Molly Mendenhall of Four Moons Farm
By Robin Babb · Photos by Stephanie Cameron
Four Moons Farm, a one-acre farm and homestead in Los Lunas, brims with life. Wildflowers and big bushes of lavender grow in the beds in front of the sprawling house. There are three hoop houses full of tomatoes on the south side of the property, and three dogs of disparate sizes barking at me from the backyard. White cabbage moths flitter through dense rows of kale and sunflowers, and dandelions populate almost every open inch of space. I hear the unmistakable call of a turkey from behind the house. This lush landscape feels far from the desert.
I watch Molly Mendenhall push a shovel into the dirt to loosen up a row of shallots, some of which have already started to send up their alien-looking flowers. Following along behind her, I pull them out of the ground, shaking them gently to scatter off the soil that clings to their roots. The sharp smell of alliums gets heavier as they come out of the ground.
It’s just past eight in the morning and it’s already hot, and more humid than in the city because we’re so close to the river. Mendenhall will be out here working until about five. Her deep tan and the holes in her overalls say she’s been doing this for a while. That, and the fact that she knows what she’s doing.
“Yeah, you can kind of grow anything here,” says Mendenhall when I comment on the great soil. “When I first looked at the property I thought, ‘this looks like some Rio Rancho beach sand, nothing is going to grow here.’ It is light in color, and super sandy with very little clay. It doesn’t stick to your shoes when it’s wet. It is well drained without being devoid of organic matter. It has consistently out-performed every other field I’ve worked.” She’s lucky to have it, certainly—but it still requires a skilled hand to make things grow.
Mendenhall grew up in Albuquerque’s North Valley, where some of her family still lives, and studied evolutionary psychology at UNM. She didn’t finish the degree, though. “I dropped out after three years when I realized what a job in the field would actually look like [more time spent in a classroom than doing research in the field], and that I’d have to take on some debt to pursue a higher degree in order to qualify for any such job. Which begged the question, what do I want my day-to-day routine to look like?”
Throughout school Mendenhall had also been making and selling jewelry, which she scaled up to full time when she dropped out. She admits that it wasn’t exactly a passion of hers, but more an “accidental career”—she never really wore much jewelry herself, and only kept making it because people kept buying it. She moved to Bosque Farms in 2010 to start gardening in earnest, and quickly came up with the idea to start a small CSA. For three years she kept up both the jewelry business and the CSA while she learned more about farming. With her dad, she bought the farm in Los Lunas, where farming quickly became her full-time job. “The jewelry was something different to me than it was to my customers,” Mendenhall says. “An eggplant, on the other hand, has a far more simple and straightforward function.”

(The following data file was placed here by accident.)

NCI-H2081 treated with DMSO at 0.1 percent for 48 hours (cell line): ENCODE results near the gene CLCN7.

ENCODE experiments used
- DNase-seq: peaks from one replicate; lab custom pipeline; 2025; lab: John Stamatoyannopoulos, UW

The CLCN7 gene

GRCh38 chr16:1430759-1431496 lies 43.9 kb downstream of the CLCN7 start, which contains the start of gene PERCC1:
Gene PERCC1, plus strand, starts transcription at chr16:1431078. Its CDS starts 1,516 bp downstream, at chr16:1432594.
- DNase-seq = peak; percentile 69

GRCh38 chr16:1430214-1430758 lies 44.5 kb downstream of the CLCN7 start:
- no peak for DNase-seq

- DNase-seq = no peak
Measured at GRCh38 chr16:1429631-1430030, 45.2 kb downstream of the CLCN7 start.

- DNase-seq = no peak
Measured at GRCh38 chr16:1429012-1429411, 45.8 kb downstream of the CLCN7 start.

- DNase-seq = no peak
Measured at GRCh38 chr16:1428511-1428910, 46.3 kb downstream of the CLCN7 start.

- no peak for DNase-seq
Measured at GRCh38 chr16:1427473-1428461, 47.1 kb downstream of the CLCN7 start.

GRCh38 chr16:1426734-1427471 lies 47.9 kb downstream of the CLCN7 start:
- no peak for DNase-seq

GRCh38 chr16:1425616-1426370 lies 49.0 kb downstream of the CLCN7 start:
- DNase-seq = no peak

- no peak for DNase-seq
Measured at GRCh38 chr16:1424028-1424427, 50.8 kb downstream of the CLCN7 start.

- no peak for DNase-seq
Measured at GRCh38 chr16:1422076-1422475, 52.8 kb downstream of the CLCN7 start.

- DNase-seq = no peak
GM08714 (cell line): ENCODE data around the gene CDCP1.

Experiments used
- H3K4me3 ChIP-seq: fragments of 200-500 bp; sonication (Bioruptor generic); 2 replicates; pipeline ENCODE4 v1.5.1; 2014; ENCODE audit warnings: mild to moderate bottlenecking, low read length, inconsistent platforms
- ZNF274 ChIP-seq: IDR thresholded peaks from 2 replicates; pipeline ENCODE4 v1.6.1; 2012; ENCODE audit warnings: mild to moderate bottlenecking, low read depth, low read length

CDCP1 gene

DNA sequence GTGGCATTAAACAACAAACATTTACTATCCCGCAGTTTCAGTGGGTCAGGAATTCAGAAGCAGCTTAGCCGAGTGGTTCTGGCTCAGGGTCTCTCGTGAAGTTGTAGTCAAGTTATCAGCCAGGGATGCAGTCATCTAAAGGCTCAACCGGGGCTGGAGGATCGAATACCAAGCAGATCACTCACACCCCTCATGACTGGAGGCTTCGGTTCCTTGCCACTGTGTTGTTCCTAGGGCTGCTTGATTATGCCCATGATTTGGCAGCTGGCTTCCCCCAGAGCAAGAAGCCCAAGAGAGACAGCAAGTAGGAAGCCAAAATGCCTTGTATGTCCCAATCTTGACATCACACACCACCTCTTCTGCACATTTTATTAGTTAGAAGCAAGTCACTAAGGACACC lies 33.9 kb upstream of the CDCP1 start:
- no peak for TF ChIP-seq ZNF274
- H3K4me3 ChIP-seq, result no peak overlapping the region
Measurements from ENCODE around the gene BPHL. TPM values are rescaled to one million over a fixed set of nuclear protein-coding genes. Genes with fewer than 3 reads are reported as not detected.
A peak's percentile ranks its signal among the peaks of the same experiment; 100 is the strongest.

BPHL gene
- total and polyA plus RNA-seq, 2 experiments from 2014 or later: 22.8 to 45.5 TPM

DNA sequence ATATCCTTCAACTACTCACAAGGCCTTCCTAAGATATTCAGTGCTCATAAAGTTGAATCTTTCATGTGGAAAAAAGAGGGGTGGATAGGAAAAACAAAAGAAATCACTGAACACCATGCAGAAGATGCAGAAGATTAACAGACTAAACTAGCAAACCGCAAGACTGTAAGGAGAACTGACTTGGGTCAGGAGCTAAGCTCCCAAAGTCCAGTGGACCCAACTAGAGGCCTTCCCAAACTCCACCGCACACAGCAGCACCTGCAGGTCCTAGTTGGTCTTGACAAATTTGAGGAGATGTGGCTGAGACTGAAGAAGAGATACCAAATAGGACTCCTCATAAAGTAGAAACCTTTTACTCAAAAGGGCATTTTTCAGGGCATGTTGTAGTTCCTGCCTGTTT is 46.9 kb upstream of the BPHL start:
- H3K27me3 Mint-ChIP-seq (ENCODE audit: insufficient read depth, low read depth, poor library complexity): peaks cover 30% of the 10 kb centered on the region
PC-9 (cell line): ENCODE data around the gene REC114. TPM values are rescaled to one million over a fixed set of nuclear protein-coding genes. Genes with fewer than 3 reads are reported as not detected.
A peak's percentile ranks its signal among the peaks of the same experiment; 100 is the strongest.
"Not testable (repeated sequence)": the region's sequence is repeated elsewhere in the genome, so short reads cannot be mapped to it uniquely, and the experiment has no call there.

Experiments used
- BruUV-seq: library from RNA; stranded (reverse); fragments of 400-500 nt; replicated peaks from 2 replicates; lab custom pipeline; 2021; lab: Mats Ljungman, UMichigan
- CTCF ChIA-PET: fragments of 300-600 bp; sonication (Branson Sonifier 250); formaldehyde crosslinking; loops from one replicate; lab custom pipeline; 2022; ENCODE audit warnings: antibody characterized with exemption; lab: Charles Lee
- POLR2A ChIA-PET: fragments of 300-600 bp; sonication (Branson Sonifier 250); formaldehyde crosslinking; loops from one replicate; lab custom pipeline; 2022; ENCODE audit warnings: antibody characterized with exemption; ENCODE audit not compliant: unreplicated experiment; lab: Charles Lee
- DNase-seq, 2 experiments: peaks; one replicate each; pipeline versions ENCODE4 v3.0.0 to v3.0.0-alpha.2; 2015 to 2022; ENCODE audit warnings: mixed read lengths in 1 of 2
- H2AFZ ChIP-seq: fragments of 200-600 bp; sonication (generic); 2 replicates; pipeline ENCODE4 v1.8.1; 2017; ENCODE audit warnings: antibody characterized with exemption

Instead of apprenticing or working on somebody else’s farm for a few years, Mendenhall jumped into operating her own farm headfirst. This kind of education means that she’s developed her own ways of doing everything. For pest control, she keeps a few turkeys on the farm. They eat bugs, but unlike chickens, don’t scratch up her carefully-planted rows when they do so. This year she started using a new method of trellising her tomato plants inside hoop houses that will, she hopes, make for easier harvesting. By talking with other farmers at the weekend markets, she’s found that just about everyone does things differently—so maybe figuring things out for yourself isn’t such a bad way to learn.
Of course, she’s also learned some things by making mistakes. For years, she was storing her harvest and bringing it to market in portable coolers, just like the ones you grab beer out of at a barbeque. This made for limited storage capacity, and Mendenhall often had leftover vegetables going to seed and rotting in the fields. “I don’t know why it took me so long to get a walk-in [cooler]—it’s a total game changer,” she says. “If you get your ass kicked hard enough you remember the lesson.”
When the row of shallots is empty, we load them all on a hand truck and take them under the awning to bundle and hang them to cure in the house’s rafters. Mendenhall lives in a big three-bedroom house on her own—that is, besides the three dogs and the pet squirrel who keep her company. “I found him on the ground when he was just a tiny baby,” she says of the squirrel, who she now couldn’t return to the wild if she tried. “I probably should have just let nature take its course, but . . . ” she shrugs.
It’s a nontraditional pet for a farmer, for sure, but Mendenhall isn’t exactly a standard farmer. I am sure she had doubts along the way about doing it all on her own—planting, harvesting, getting everything to market, and making ends meet. But after almost ten years of farming, I suspect that those doubts have gotten a lot quieter in her mind. If there’s anything else she needs to learn, she knows that the land will teach her.